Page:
This xkcd comic invented the concept “nerd sniping” and clearly hit upon something real. In short: a certain type of person, lets, for simplicity’s sake, say “nerds”, can get distracted by having an interesting puzzle thrown at them. This is nothing special by itself; the novel part of the comic was the insight that this tendency to get fascinated can be used for hostile purposes, suggesting something involuntary.
When sniped, nerds aren’t fascinated as an act of will. Instead the problem grips them by its claws and maintains hold until resolution, exhaustion, or distraction by some other predatory prompting perception. Being this way can be a problem if it keeps you from doing your job or administer your life-stuff.
Nerd sniping is rare in real life, thankfully. The cases that do exist are unintentional, and aren’t common enough to be an everyday danger. Unless you live in a much more interesting environment than me, you just don’t find many irresistibly fascinating math riddles just lying about. If you did daily life would literally be a minefield; as a nerd you’d have to watch your step (your saccade?) to avoid having your mind hijacked all the time.
But there’s another kind of sniping that is ubiquitous and does turn everything into a minefield. Argument sniping.
I wrote in Conversations Going Critical that arguing can be partially involuntary, just like getting nerd sniped. A debate grows uncontrollably if each statement leads to an even longer and more complex statement countering it. Argument sniping becomes possible in the extreme case: a very short statement inviting a very long response.
It happens when someone says something the reader/listener thinks is wrong but not in a plain, simple way. Rather, what they say rests upon incorrect/problematic/biased/heavily spun assumptions. One type of case is when a short statement is the spearhead of a larger cluster of thought you don’t find valid*. Seeing this kind of brief-statement-in-service-of-hidden-implications has two effects:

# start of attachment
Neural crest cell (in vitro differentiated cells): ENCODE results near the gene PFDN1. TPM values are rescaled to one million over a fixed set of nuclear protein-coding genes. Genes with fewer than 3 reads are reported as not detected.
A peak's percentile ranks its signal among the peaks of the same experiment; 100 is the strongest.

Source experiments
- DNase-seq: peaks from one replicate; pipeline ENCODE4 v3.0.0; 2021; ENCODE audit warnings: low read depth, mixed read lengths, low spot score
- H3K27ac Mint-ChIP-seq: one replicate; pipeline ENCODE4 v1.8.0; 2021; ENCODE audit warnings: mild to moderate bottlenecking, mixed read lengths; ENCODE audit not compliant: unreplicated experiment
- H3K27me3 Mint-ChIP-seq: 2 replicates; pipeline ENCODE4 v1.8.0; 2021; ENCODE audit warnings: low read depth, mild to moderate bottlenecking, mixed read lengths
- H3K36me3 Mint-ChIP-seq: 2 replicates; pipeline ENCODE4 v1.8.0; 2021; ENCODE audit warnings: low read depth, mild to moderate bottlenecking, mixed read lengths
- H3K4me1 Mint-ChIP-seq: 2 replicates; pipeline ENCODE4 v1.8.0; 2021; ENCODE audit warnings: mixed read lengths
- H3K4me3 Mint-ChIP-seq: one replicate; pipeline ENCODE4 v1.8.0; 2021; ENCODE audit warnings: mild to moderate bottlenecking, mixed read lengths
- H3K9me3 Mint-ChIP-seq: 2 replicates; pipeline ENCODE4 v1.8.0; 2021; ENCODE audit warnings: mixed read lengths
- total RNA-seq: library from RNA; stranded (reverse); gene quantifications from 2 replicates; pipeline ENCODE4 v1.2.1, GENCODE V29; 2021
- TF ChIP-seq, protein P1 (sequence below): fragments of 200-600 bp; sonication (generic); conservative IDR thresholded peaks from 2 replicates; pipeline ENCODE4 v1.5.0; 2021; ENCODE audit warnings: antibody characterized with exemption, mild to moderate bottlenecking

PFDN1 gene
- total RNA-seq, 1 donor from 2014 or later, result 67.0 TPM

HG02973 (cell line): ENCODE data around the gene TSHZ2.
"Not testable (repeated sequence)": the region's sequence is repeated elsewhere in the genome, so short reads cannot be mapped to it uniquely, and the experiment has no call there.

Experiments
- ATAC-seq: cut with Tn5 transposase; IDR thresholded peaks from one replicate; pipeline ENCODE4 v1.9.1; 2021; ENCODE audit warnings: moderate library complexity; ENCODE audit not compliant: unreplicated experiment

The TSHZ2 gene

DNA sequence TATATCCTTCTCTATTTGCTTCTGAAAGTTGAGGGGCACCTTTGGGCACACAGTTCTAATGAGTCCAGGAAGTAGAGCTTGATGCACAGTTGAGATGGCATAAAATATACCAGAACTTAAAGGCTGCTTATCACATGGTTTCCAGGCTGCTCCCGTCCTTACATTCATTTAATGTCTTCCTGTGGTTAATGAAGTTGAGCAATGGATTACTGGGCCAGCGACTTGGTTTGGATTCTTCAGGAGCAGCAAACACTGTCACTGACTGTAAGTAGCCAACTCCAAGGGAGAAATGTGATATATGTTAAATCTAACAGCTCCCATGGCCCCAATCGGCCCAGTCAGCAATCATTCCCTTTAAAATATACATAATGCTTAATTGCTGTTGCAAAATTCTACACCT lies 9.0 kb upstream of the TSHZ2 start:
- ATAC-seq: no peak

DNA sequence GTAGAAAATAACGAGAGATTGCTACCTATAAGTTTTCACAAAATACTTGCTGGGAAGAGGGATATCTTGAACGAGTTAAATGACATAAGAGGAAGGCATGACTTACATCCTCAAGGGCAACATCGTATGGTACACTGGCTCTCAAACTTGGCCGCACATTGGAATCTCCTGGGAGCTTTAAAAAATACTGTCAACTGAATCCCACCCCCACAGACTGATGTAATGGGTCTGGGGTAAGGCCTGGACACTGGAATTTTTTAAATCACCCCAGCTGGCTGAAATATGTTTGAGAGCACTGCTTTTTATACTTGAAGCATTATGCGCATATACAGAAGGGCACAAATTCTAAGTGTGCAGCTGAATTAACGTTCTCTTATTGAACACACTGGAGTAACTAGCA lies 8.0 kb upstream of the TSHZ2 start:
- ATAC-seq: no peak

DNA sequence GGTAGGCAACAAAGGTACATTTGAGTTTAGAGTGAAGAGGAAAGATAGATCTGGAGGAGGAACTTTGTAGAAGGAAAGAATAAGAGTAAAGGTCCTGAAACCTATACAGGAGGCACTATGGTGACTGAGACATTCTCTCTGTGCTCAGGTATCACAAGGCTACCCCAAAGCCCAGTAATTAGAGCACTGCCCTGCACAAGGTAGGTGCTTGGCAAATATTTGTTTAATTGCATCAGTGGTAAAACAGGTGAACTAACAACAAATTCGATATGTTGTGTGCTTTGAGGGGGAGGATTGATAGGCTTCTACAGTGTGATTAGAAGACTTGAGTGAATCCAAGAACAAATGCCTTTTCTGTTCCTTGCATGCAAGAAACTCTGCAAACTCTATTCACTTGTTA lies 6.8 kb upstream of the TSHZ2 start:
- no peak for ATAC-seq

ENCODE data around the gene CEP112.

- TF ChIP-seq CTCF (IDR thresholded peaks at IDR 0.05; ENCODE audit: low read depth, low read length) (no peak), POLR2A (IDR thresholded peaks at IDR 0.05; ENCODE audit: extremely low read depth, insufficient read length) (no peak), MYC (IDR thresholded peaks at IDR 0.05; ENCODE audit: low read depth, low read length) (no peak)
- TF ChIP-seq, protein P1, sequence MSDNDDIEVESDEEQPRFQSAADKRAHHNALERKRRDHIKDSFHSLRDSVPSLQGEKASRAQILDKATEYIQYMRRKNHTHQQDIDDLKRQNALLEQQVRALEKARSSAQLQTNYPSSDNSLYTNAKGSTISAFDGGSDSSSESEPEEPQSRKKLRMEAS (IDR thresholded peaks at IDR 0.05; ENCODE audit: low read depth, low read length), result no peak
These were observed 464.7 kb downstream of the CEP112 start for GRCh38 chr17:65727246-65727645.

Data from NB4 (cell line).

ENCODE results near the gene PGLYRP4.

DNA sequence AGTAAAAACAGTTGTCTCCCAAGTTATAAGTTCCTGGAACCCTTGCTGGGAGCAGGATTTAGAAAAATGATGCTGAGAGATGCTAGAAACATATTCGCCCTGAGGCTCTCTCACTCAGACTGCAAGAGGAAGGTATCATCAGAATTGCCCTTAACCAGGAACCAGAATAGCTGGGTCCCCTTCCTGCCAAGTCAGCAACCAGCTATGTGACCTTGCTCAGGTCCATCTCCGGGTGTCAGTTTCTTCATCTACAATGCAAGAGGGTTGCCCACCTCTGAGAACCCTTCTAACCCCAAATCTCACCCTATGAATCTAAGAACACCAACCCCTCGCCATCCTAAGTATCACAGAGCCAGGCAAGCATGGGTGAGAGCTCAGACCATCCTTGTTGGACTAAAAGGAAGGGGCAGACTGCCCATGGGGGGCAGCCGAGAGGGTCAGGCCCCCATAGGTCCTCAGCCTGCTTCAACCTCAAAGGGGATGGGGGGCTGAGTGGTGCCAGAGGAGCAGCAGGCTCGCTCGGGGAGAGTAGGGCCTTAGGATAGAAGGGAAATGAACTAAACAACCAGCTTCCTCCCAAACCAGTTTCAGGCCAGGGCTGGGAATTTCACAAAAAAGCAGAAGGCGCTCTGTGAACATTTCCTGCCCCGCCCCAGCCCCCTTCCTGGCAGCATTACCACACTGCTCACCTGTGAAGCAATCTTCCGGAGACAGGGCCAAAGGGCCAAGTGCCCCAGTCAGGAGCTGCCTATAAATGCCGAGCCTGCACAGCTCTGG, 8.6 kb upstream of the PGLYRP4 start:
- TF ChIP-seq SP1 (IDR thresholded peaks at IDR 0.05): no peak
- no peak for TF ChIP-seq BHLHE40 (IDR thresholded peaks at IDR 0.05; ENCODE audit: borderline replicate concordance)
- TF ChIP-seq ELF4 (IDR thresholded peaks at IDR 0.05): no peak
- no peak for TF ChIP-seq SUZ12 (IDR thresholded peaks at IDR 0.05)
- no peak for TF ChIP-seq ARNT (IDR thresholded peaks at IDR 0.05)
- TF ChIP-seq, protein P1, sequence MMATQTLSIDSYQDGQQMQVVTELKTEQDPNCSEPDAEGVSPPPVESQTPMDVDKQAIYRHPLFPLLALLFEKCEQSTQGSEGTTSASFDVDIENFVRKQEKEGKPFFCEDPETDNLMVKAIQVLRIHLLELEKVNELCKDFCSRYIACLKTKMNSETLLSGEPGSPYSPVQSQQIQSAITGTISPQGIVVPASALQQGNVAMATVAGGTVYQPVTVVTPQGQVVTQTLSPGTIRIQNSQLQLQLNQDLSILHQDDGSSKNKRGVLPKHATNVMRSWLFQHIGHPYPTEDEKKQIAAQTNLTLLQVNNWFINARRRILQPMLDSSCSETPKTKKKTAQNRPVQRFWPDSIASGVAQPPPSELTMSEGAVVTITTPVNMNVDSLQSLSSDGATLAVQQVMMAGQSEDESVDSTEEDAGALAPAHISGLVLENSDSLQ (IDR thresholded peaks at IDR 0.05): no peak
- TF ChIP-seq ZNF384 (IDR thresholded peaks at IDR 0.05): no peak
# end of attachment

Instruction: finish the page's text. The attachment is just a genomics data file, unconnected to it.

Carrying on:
First: it’s short enough that you can’t avoid taking in the whole thing.
Second: the objections you have are complicated and require a thorough explanation.
It’ll happen when you see a headline in a newspaper, read a forum post or webcomic, hear someone say something—or God forbid, browse Facebook**—and it sets off a long simulated dialogue you can’t snap out of.
The principle of obsessive yet internal (masturbatory?) arguing well understood even if it doesn’t have a name (until now!). Rage bait basically uses it as fuel. I wonder how much time and mental energy argument sniping drains from people every day. SMBC even joked about how old people are slower because their minds get bogged down with imaginary arguments.
For me it’s become worse. I’ve been argument sniped often throughout most of my life, but now there just seems to be more of it, and it’s also started to happen with a much broader array of stimuli. Things that wouldn’t register as controversial to most now annoy me and make me want to argue.*** Just a mild trace of rhetoric are upsetting, often even if I broadly agree.
I could compile a list of examples that sniped me recently and this post would be better for it, but I don’t want to for the same reasons most people don’t want to start a “things with a terrible stench”-collection.
Becoming more aware of the failures of debate and the bugs and biases of the human mind has a downside: it makes all public discourse a potential hazard because even small problems wear you down when you notice them a thousand times. Just watching the news means taking a risk.
Is… is this what becoming a grumpy old man is like? Why didn’t anyone tell me?
*Validity for a partial narrative is a slippery concept, but in this case what I have in mind is thinking that a narrative is more popular and generally more pushed than its degree of partial truth warrants.
**OH GOD WHY OH WHY OH WHY WHYTHEFUCK DO I DO IT
***This isn’t the same thing as a need to correct people (which I also suffer from). The sting of annoyance one can feel when hearing someone say something wrong won’t lead to a response an order of magnitude longer.
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